Head to the most popular shopping area called the Quadrilatero della Moda which includes the very elegant Via Montenapoleone and Corso Venezia. The Corso Vittorio Emanuele II is best for trendy chain store brand name fashion. Do not miss a visit to the dramatic and elegant Galleria Vittorio Emmanuele.

Milan is best known for Fashion Week. Held twice a year in February/March and September/October, this is where the biggest Italian fashion names premier their seasonal lines.

The fashion industry is so important to Italy, it has its own National Chamber of Italian Fashion, the Cama Nazionale di la Moda Italiana.

Another Fashion event that happens in Rome, Florence and Milan is Vogue magazine’s Fashion Night Out held in September. Stores are open late into the night with fashion shows and cocktail parties spilling into the streets.

Umbria: Cashmere, pottery, handwoven textiles

Venice: Murano glass and artisan carnival masks

Naples: Handcrafted umbrellas, ties, musical instruments, nativity scene figures

Amalfi Coast: Ceramics, handmade paper, leather sandals.

Opening hours

Outside of the big name shops hours can be capricious at best. Smaller boutiques tend to close in the middle of the day opening again in late afternoon. In summer evening hours can be longer and note that many business close for part of the month of August.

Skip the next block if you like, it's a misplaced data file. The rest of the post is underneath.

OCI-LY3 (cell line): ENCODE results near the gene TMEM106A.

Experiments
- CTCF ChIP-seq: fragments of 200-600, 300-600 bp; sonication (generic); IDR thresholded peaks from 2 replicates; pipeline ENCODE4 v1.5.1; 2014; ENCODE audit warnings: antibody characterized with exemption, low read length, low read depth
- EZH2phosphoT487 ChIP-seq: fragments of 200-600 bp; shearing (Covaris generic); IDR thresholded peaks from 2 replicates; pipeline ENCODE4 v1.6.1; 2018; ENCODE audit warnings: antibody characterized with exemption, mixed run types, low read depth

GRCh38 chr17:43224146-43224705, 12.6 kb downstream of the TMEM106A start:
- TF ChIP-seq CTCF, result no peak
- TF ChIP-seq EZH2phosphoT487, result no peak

Cash is king

Italy is a cash culture. Only in the large stores and big names will you find it easy to use a credit card.


Unlike in North America where markdowns and sales occur throughout the year, sales in Italy are strictly regulated and only happen two times a year. The Sales – Saldi in Italian – happen in July and and January with slightly different starting dates depending on the part of the country. Italians take the sales seriously, lining up before opening for the big names. Discounts can be significant, usually about starting at 30% and increasing as the sales period progresses. Selection is best at the beginning and prices are best at the end.

Tax Refund

The price you see is the price you pay. IVA (sales tax) is already added to the price tag. A refund is available to all non-EU residents, if you spend 154.94 in one day per store.

Look for the a “Euro Tax Free” sign on the store window or door. Request a form from the store, you will submit the forms, with your passport number, at the airport where your goods will be inspected and your refund issued.

Detailed information on tax refunds can be found here.

Feeling the need for some heavy duty shopping in a far away land? The great news is that we have been organizing amazing shopping tours in Italy for years and we are ready to help you organize yours.

Click here for expert help planning your dream shopping tour to Italy!

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By Priscila (266 Posts)

Priscila Siano is the Marketing Director of Tour Italy Now, an online tour operator specializing in Italy travel. She's a respected expert on making dream Italy vacations a reality for clients.